Friday, September 16, 2011

From Seed Beginnings to Transformed Finished Work - Lawrence

Which came first, the seed or the full grown plant? From one small seed’s beginnings can grow a plant or creature totally unlike its original seed; and from within that seed is contained, in embryo, the full potential of its being.
During the winter time of cold and snow, we put out feeders filled with seeds for the birds. Yes, our intention was to feed the birds but there were many side effects of this action; many other creatures were fed too.
Red squirrels always find a way to get on the feeders—and, once they are on, they sit there for great expanses of time. It doesn’t matter how annoyed we become at the squirrels’ feasting at the board that was intended for the birds’ satisfaction. Squirrels need food, too, in the scarce, cold times and, if they are artful enough to procure it, who are we to deny them?
Wild Turkeys
Last winter we also had a flock of turkeys that came. They scraped the ground beneath the feeders, eating every last morsel that remained from the feasting of squirrels, the rejected seeds of blue jays, and any that were dropped from beaks of chickadees, goldfinches, and nuthatches.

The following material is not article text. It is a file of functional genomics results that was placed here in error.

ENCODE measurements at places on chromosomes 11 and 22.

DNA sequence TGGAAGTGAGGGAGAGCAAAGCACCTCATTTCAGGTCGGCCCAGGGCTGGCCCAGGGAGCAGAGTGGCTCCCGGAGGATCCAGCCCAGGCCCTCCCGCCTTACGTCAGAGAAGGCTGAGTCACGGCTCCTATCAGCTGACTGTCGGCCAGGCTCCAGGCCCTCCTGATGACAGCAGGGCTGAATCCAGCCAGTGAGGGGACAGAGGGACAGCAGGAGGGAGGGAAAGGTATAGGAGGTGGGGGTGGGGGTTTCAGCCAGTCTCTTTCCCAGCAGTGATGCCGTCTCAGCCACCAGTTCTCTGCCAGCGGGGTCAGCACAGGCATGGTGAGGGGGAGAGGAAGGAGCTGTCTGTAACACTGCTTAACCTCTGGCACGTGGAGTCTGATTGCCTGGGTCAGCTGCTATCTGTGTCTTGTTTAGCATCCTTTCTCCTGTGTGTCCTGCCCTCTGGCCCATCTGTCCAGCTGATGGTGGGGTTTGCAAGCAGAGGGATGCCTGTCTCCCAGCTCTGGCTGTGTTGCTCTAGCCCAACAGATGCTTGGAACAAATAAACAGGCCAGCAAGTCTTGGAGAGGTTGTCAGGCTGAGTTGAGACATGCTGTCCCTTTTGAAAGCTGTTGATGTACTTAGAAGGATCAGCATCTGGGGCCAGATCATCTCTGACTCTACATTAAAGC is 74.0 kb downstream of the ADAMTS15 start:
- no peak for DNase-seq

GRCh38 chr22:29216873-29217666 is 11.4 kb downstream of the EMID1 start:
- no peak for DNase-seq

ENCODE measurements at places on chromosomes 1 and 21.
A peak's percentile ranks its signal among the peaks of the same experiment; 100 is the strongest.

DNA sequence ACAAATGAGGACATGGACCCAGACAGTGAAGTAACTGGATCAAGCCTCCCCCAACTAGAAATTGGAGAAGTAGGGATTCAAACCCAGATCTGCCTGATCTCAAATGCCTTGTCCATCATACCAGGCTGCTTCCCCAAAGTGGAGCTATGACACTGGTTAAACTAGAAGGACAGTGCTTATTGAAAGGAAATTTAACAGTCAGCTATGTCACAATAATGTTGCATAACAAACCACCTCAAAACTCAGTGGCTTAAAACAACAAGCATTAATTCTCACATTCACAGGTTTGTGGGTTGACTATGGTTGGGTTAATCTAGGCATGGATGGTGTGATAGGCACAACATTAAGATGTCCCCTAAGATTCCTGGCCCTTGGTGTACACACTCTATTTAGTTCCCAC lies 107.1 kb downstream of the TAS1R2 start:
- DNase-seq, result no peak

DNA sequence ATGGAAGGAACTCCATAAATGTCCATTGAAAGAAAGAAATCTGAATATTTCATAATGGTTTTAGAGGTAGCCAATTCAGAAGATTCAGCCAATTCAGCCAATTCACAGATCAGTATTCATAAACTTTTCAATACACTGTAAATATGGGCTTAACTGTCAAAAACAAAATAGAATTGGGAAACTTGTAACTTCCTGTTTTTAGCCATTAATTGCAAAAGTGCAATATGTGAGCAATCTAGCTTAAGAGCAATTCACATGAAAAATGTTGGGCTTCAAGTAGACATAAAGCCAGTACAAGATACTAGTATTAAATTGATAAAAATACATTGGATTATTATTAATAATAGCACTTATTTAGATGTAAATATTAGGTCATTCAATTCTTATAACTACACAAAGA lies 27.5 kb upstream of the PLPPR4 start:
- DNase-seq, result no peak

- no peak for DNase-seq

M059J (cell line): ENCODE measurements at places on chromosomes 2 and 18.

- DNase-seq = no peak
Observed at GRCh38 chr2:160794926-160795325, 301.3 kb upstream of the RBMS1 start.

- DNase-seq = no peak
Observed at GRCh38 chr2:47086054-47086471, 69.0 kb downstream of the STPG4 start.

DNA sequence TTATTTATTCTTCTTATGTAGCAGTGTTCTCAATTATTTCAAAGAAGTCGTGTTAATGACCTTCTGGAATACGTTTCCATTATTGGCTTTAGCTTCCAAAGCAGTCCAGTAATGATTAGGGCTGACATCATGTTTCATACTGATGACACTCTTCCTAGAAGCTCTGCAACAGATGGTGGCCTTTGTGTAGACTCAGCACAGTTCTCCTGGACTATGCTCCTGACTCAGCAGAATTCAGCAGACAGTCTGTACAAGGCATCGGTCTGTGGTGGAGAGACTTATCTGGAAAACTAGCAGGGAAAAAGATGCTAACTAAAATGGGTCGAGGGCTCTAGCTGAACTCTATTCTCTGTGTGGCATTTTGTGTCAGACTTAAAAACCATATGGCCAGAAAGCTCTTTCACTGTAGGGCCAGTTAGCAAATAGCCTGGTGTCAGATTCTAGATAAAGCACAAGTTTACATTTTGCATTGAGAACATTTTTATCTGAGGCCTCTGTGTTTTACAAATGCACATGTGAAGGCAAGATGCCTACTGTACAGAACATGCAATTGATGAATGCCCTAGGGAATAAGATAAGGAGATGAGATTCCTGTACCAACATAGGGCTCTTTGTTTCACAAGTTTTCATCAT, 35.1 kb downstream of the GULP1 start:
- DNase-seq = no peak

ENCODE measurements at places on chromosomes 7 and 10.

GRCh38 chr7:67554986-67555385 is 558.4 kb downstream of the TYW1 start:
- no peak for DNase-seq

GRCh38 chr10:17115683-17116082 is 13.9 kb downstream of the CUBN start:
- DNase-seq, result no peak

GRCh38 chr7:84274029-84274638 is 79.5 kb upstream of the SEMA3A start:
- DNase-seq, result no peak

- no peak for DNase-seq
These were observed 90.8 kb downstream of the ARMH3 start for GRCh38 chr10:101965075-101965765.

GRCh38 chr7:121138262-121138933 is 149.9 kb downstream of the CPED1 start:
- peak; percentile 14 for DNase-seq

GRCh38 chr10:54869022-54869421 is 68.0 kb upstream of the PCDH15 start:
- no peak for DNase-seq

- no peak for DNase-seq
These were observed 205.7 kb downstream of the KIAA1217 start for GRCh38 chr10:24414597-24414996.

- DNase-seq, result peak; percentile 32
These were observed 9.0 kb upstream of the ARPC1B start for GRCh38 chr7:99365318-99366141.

And yet there had been at least one seed left behind—one seed that had evaded the digging claws of turkeys and the squirrels’ desperate scavenging of any morsel the turkeys may have missed.

In August we saw a plant we recognized as a sunflower by its leaves. It grew tall among the jewel weed beneath the humming bird feeder. The plant, transformed from rejected seed, grew tall and produced three buds at its top. They opened up, one by one, into small seed-centred, yellow-petaled sunflowers.
Black-eyed Susan
So many seeds grew and formed from this one seed left on the ground; one seed transformed into its full beautiful potential of golden hue to delight the human eye, and seeds for the nourishment of many birds and perhaps a chipmunk or two.
With people, too, even if we only produce a small spiritual harvest from all the seeds that were planted in us, still the harvest we produce can serve many who come into contact with us.


Peter Black said...

A delightful account with a significant message and lovely pics, Judith! Thank you for the inspiration.

Judith Lawrence said...

Thanks Peter! This was another piece written for my summer writer's group-- topic, transformation. Glad you liked the photos even though I couldn't find the one of the sunflower.

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